Leave Your Attorney Fee to Your Clients

A month of name-your-own-price attorney fees? Some people called me insane. Others called me stupid. My clients called me awesome. Those were the reactions I got when I posted this video on the front page of my website on May 1st, 2011:

That video kicked off Name Your Own Price Month. The process of setting my attorney fee was relatively simple. I would meet with my client and then perform any work that we agreed to. Once I had performed all of their services, we would meet again to wrap everything up. At this meeting, the client would sign a payment agreement, where they filled out how much my attorney fee would be, and how many monthly payments they would take to pay it. I simply asked that their chosen attorney fee take into account these three factors:

  1. The value of the services my client received;
  2. My client’s satisfaction the customer service and representation of my firm; and
  3. The attorney fee that my client could afford to pay.

When the month began, the most common question I got, especially from other lawyers, was why on earth I would give anyone the chance to take such advantage of me. Call me naïve, but I think people are better than that. The good news is, I was right.

When I began the month, I made a promise to myself. I would stick to my guns. If someone wrote a big fat zero on the attorney fee agreement, I had to accept it. I could ask them why, but no more. I’ll admit, every time I sat down with a client to wrap up everything, I was terrified of the number they would write down. To my surprise, not once should I have been. On more than one occasion I was pleasantly surprised. The best part was, almost every one of my clients was happy to break down for me why they paid me what they did. In my three years of practice, I have never received so much constructive feedback as I did over the month of May. Clients gave me incredible insight into how they perceived my firm and me, what I did well, and what I could improve on.

NYOP Month paid off for me in few ways. Like most lawyers, I had run across a few prospective clients that desperately needed my services but either could not legitimately afford me or simply wouldn’t get off the fence. NYOP Month got rid of the largest obstacle for these clients: money. Over the past two months, I have already seen an increase in referrals from these clients. Former fence sitters, now that they have seen the need for and the quality of my services, are telling all of their friends to get off their butts and hire me. That’s marketing you can’t buy.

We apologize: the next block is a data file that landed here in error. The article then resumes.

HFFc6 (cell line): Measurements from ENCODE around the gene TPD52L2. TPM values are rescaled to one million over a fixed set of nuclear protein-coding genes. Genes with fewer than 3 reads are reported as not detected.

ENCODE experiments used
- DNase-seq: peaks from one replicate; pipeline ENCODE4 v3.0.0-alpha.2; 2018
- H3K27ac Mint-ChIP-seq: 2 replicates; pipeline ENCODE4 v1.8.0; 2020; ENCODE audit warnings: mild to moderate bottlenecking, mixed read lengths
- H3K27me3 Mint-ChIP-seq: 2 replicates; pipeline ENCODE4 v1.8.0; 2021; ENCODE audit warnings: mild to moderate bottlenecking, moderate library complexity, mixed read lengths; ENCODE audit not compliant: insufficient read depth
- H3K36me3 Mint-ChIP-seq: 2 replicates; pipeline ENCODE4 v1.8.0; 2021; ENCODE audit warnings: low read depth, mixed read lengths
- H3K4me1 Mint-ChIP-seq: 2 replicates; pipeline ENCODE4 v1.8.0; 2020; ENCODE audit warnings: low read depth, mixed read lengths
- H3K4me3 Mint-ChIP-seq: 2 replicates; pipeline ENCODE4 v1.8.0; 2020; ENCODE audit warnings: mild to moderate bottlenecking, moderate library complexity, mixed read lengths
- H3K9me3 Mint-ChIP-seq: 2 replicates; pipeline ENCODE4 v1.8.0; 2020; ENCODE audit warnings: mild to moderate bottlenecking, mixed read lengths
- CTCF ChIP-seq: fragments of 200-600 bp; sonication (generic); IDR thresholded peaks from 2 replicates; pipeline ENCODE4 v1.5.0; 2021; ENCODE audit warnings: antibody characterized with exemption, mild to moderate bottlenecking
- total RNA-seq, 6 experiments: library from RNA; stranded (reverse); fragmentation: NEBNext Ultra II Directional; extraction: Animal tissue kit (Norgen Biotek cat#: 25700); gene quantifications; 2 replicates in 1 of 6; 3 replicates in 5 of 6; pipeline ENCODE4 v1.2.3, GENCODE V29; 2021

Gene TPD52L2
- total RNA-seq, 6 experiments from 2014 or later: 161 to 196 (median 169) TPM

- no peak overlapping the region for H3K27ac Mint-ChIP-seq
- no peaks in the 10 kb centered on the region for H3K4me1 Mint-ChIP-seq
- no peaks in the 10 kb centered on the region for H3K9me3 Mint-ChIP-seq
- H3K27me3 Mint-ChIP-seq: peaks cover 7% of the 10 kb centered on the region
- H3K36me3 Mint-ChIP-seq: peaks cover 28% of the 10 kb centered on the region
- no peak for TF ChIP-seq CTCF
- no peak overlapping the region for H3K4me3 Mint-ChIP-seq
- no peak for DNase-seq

Beyond the joy of helping people who are usually shut out of decent legal representation because of financial concerns, NYOP Month also provided an invaluable service to my firm. I finally got some honest answers on what my services are worth to the people who are paying for them.

Figuring out the attorney fee structure for your firm is a complicated and arcane process. The thing most of us looked at when we started our firms was what other firms in the area charge. That is what I did. Then I made my prices a little bit lower. The problem being cheaper than other firms doesn’t mean you are affordable to your target client. It just means you get paid less when you find someone who will hire you.

Some of us talked to marketing experts or business coaches to figure out our attorney fees. Consulting these experts gave me a few, vague, schools of thought for pricing something as amorphous as my time and expertise. Some would tell you to charge higher, so that you can go after just a few clients and still be making a healthy profit. Others will tell you to make your prices low enough to increase volume, thus increasing your total revenue. There are plenty of other strategies, but that is a topic for a different day.

Traditional pricing methods do raise issues that you should consider when you are determining your attorney fees. The problem is, none of these methods actually takes into consideration how your target client views the value of your services. NYOP Month allowed me to go out and simply ask them.

For the most part, the clients that I had during NYOP Month were the same types of clients that I am aiming to work with during the rest of the year. That’s not surprising, since, aside from the NYOP program, none of my marketing and networking strategies changed during the month of May. For the most part, NYOP clients paid less than what I would have charged them any other time of year. What was interesting, however, was that most of my clients paid almost exactly the same prices for the same services as other NYOP clients did. This provided me a great baseline to look at when I am revising my attorney fee schedule. I have far better information now for creating a realistic and marketable attorney fee schedule than I did a few months ago.